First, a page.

number (plural hundreds or (with numeral or quantifying word) hundred)(a/one hundred)
- 1The number equivalent to the product of ten and ten; ten more than ninety; 100: a hundred yards away there are just a hundred of us here (Roman numeral: c or C)More example sentences
century• informal ton
- I'm fortunate in that I only get ten to twenty per day, but I know people who receive ninety to a hundred, which is a real pain.
- By the way, ninety to a hundred years ago, this was the first stop for a variety of immigrants.
- On the day a hundred consumers accessed the server and downloaded the product, a hundred units had been distributed.
- 1.1 (hundreds) The numbers from one hundred to 999: an unknown number, probably in the hundreds, had already been lostMore example sentences
- Eric estimates his audience to number in the low hundreds.
- Current playable songs number only in the hundreds.
- The coalition says the gunmen number in the hundreds.
- 1.2 (hundreds) Several hundred things or people: her coat cost hundreds of poundsMore example sentences
- A brass band played salsa tunes as hundreds of protesters of myriad nationalities danced, sang and chanted in colourful, unthreatening resistance.
- If the figures are multiplied nationally hundreds of potentially serious errors are taking place annually.
- Cost is an important factor for patients on multiple medications often costing hundreds of dollars per month.
- 1.5One hundred years old: you must be over a hundred!More example sentences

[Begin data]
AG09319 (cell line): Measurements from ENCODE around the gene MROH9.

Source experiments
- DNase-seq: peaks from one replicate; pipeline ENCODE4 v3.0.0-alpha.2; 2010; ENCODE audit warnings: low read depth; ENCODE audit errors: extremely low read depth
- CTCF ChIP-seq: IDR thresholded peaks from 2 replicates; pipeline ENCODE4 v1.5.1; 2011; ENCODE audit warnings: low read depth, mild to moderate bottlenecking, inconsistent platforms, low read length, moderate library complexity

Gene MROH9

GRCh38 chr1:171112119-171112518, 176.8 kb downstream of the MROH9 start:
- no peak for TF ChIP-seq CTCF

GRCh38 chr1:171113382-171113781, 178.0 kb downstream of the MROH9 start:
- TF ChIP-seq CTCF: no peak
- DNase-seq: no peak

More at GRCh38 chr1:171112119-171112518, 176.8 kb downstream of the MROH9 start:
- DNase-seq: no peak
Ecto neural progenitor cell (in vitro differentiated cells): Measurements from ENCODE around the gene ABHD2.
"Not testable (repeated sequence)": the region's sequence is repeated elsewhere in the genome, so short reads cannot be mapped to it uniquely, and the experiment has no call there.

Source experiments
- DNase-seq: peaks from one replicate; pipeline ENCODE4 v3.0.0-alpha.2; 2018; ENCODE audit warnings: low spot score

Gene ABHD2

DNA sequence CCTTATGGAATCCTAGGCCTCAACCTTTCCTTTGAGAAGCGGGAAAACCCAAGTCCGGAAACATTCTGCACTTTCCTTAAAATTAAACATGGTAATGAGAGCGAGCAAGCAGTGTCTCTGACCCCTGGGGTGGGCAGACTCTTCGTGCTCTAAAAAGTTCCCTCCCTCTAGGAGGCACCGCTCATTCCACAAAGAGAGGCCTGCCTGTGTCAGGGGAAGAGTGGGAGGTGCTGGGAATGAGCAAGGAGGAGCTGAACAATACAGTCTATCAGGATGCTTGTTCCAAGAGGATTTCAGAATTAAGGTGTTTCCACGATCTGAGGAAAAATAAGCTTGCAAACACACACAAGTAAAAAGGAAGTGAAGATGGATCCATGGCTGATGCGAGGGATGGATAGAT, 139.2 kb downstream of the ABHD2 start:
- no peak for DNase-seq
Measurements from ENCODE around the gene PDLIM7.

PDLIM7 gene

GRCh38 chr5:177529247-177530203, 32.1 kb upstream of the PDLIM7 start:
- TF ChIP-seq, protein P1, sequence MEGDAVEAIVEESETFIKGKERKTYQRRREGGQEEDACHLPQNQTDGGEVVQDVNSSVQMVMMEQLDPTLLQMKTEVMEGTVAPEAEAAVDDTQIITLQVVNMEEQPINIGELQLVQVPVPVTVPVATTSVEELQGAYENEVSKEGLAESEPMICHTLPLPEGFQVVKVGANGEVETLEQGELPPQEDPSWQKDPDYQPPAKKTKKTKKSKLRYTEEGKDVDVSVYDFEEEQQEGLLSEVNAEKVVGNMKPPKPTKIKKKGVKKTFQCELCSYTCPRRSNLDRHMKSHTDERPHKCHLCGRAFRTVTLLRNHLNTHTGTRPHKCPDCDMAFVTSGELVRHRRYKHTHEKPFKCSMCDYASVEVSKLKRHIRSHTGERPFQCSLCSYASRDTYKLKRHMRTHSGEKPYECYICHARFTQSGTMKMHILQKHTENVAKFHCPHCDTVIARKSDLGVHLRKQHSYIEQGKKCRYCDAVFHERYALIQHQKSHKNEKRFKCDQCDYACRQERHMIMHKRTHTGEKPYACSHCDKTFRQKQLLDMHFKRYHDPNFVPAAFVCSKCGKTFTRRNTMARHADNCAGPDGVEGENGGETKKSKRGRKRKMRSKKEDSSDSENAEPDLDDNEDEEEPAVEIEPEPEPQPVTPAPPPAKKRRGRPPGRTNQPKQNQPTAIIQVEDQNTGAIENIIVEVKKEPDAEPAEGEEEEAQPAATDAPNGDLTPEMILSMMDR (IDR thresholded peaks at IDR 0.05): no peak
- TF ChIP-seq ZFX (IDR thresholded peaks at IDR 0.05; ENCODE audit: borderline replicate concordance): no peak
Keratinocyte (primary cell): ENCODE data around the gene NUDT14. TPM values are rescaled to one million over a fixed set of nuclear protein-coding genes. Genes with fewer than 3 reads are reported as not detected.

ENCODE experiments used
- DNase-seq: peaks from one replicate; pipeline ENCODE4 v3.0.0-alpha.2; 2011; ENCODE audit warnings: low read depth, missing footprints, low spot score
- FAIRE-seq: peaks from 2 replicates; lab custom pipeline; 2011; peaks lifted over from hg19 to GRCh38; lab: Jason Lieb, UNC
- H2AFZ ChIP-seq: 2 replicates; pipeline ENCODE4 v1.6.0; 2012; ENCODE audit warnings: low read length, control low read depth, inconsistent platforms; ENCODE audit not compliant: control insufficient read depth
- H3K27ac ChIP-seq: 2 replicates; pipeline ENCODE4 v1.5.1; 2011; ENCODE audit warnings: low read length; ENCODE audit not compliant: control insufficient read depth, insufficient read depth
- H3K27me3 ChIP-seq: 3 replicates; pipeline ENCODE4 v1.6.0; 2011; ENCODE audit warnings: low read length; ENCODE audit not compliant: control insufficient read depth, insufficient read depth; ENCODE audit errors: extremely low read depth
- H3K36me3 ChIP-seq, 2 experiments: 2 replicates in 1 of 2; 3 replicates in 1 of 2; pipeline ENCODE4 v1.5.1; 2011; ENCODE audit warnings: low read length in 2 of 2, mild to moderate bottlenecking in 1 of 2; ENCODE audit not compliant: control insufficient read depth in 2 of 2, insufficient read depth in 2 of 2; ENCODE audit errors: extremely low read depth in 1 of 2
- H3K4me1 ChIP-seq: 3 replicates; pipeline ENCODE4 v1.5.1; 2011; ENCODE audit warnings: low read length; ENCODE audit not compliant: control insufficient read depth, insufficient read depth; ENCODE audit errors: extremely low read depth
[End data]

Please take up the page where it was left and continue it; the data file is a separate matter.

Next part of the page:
- So, for a wolverine, living to ninety or a hundred or more would not be a big deal.
- 1.7 Cricket A batsman’s score of a hundred runs or more: his ninth Test hundredMore example sentences
- Yet, ever since became a Test opener, he has scored a hundred in every series except in New Zealand, a feat not achieved by any of his illustrious colleagues.
- Personally, I would like nothing more than scoring a hundred at Lord's.
- As soon as he completed his run, he lifted his bat and waved it at the crowds, the way a batsman does when he scores a 50 or a hundred.
nounBritish • historical Back to top
a (or one) hundred per cent
- Entirely; completely: I’m not a hundred per cent sureMore example sentences
- Addressing a packed press conference he said: ‘I am one hundred per cent responsible for this loss.’
- It has its advantages, but I don't think it's a hundred per cent a good thing.
- • informal Maximum effort and commitment: he always gave one hundred per cent for UnitedMore example sentences
- However for the last 3-4 years it seems that giving a hundred per cent is an occasional bonus.
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- As compared to 18 months ago when I first arrived, the traffic has increased a hundredfold.
- ‘Since I started off in management, the pressure on managers has magnified a hundredfold,’ he laments.
- The first thing I noticed upon entering the room, of course, was that the smell of decaying flowers had increased almost a hundredfold even from last night.
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- The surgeons used high-powered optical devices to stitch together four blood vessels - two arteries and two veins - that each were just a few hundredths of a millimetre wide.
- Like 100-meter sprinters, the top finishers in Olympic and world slalom races are separated by only hundredths of a second.
- It may not seem like much, but everyone should know by now that the difference between winners and losers is often measured by hundredths of a second.
late Old English, from hund 'hundred' (from an Indo-European root shared with Latin centum and Greek hekaton) + a second element meaning 'number'; of Germanic origin and related to Dutch honderd and German hundert. The noun sense 'subdivision of a county' is of uncertain origin: it may originally have been equivalent to a hundred hides of land (see hide3).